1 March 2009 Fr Terry Tastard:

 Christy Nolan died in Ireland last week aged 43. He was born with severe cerebral palsy. Brain damage at birth had left him unable to walk, talk or use his hands, and a doctor told his parents that he would always have the brain of a baby. In fact, he was highly intelligent. His parents never gave up. They moved so that he could have special schooling. And eventually, he found a way of communicating.

Using a stick attached to his head with a band he would lean over a typewriter, pecking away at the keys. Even then sometimes it required help from his mother to hold his head steady as he typed. He became a prize-winning novelist whose way with words astounded the critics. If you doubt that, see for yourself his own description of the creative process: 'My mind is just like a spin-dryer at full speed; my thoughts fly around my skull while millions of beautiful words cascade down into my lap. Images gunfire across my consciousness.

Try, then, to imagine how frustrating it is to give expression to that avalanche in efforts of one great nod after another.'

During Lent we customarily deprive ourselves of a few things, so as to walk in the footsteps of Jesus who went out into the desert. But when we read the story of someone like Christy Nolan, we realise suddenly how paltry our renunciations
are. There are those who are deprived of many basic things that you and I would count essential. There are those who are handicapped, like Christy Nolan, who must watch with frustration as people around them take for granted abilities and freedoms that they would dearly love to have themselves. For them, Lent is not a season. It is a lifetime. If we remember this alone, then we have learned a spiritual lesson, because we get in proportion the petty frustrations of life. It helps us come to terms with little disappointments, for compared with their suffering these things are nothing.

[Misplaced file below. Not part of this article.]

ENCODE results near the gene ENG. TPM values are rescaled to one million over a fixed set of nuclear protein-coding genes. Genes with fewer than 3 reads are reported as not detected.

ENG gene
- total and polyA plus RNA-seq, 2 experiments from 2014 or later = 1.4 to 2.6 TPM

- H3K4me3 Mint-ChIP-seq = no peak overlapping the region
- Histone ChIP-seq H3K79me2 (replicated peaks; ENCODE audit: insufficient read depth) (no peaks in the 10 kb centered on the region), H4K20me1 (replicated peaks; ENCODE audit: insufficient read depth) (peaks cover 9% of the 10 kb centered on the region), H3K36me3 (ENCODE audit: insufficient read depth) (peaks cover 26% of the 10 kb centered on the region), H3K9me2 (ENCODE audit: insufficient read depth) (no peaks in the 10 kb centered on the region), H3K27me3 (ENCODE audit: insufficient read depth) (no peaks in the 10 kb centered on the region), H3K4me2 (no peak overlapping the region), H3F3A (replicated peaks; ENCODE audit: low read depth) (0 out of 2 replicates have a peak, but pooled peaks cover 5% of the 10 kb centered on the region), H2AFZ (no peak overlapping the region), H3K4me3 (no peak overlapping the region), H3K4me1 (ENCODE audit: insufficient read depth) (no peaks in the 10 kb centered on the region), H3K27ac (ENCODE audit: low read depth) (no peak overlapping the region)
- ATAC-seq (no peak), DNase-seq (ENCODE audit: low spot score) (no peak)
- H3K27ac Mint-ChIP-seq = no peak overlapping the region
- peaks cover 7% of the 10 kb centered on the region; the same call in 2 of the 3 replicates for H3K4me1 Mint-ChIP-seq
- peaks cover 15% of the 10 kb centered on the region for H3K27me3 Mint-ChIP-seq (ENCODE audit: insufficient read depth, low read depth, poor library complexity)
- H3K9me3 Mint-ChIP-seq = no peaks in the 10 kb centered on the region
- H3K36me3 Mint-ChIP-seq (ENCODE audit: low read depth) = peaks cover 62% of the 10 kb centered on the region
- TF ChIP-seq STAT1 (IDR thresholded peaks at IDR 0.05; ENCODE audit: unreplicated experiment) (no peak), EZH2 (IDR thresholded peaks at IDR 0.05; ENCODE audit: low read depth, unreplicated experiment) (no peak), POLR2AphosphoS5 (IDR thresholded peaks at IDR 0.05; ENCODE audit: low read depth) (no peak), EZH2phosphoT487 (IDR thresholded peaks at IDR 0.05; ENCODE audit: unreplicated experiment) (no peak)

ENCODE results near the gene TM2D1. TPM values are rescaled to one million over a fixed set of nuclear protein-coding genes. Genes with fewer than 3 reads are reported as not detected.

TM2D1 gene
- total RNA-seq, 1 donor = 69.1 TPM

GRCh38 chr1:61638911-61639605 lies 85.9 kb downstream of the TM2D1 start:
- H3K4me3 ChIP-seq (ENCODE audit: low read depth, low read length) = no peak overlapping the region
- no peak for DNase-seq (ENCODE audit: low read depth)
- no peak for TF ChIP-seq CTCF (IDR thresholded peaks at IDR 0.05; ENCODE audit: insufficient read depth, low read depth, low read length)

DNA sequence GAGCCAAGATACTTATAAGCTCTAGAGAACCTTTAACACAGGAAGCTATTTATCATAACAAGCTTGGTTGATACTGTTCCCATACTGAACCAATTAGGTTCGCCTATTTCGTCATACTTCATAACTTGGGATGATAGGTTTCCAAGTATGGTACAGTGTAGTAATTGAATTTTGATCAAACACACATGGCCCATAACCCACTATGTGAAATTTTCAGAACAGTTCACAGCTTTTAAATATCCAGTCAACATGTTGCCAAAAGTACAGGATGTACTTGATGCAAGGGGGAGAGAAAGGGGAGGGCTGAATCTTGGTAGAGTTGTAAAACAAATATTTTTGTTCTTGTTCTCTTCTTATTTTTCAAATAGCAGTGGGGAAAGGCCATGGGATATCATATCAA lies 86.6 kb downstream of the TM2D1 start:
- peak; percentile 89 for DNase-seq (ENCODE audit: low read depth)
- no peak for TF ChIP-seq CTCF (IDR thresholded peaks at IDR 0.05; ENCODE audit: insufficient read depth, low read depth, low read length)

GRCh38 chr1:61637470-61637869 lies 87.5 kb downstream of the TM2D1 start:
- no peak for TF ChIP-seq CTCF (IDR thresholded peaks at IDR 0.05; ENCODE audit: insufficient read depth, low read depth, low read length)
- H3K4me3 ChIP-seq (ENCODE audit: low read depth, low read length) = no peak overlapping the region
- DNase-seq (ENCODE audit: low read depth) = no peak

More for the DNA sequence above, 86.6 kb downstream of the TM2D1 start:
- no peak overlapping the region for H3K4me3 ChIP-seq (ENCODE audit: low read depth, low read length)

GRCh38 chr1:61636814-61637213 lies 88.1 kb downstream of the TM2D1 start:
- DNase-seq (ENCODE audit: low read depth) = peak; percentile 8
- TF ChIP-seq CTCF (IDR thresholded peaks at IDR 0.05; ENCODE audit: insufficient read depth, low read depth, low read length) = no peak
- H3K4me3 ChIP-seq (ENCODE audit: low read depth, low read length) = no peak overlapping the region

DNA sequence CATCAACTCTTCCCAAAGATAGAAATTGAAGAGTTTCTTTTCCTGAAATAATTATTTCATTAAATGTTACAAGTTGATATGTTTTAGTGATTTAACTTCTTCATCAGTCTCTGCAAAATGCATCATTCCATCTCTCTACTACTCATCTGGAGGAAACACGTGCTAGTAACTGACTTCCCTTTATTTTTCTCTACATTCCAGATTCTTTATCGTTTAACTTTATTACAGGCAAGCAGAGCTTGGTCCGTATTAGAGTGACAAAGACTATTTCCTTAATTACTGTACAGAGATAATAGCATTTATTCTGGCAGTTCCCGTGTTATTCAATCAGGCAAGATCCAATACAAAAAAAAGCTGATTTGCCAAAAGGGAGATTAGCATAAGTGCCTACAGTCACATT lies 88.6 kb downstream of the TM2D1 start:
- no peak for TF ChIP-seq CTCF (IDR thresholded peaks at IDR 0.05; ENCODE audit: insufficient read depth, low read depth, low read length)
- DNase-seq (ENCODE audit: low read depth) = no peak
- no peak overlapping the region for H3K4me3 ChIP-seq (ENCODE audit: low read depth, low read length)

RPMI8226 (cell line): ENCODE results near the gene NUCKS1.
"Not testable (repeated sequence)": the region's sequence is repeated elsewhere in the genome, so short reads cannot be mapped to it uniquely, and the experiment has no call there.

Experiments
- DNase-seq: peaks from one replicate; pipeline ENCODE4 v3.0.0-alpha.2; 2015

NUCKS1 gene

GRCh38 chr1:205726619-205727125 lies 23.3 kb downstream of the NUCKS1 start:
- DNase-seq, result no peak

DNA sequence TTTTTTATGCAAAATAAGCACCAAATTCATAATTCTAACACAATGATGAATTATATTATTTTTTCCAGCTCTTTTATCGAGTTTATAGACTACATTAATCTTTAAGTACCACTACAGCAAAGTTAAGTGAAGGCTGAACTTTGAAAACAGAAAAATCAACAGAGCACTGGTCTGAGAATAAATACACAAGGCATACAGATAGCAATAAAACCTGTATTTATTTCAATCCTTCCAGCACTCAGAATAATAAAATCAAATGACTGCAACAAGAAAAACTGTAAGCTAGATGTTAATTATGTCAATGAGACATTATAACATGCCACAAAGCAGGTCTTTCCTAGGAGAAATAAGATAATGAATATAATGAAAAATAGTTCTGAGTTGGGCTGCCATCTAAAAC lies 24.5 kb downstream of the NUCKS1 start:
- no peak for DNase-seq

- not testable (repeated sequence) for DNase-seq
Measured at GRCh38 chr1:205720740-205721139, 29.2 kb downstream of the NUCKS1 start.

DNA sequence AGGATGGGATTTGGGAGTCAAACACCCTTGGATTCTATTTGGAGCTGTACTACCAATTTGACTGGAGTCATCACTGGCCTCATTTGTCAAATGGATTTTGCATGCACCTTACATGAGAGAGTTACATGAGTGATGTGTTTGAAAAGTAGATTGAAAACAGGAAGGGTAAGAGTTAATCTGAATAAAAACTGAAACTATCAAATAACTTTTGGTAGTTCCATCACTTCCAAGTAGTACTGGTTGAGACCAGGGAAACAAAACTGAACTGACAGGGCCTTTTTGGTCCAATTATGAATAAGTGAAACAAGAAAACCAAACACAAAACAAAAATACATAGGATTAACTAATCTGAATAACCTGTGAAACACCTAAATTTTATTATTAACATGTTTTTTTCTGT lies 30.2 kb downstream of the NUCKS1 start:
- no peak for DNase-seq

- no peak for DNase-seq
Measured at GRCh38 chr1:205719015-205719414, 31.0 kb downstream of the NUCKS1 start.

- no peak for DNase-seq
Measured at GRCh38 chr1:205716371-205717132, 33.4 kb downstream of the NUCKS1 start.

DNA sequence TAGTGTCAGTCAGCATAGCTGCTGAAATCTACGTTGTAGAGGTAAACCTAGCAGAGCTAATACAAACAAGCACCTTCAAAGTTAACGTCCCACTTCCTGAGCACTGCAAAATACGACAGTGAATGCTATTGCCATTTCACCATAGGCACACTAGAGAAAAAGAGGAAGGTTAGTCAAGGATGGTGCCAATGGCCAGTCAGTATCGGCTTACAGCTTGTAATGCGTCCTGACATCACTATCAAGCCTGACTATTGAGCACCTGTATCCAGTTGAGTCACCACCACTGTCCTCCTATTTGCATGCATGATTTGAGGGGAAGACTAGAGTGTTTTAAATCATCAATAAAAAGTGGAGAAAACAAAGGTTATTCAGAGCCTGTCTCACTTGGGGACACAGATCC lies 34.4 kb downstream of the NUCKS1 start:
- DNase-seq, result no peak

The story of Christy Nolan also leaves me wondering about the indomitable human spirit. When we read about Jesus in the desert, we read that angels looked after him during that perilous time (Mark 1.12-15). Sometimes I have felt that I have glimpsed a similar strength and endurance come to people in situations of great difficulty or distress. I know that we need to be careful here. Suffering does not always ennoble people; sometimes suffering can destroy people.

And yet, I must say that as a priest, I have often been humbled and awed by the courage and dignity of men and women in testing circumstances. From somewhere beyond themselves there has come a strength that points to the sustaining power of God. St Paul himself once wrote to the Corinthians that in a time of suffering he had realised that God would not take away the suffering, but in his, Paul's experience of suffering, God would give him strength (see 2 Cor. 12.8-10). As the story of the flood reminds us (Gen. 9.8-15) the will of God is not destruction, but life.

Sometimes this gift of grace wells up within a person. Sometimes, like the angels that ministered to Jesus, it requires the help and encouragement of others, to see the person through to a better day.

Fr Terry Tastard is Parish Priest of Holy Trinity Roman Catholic Church, Brook Green, London W6.

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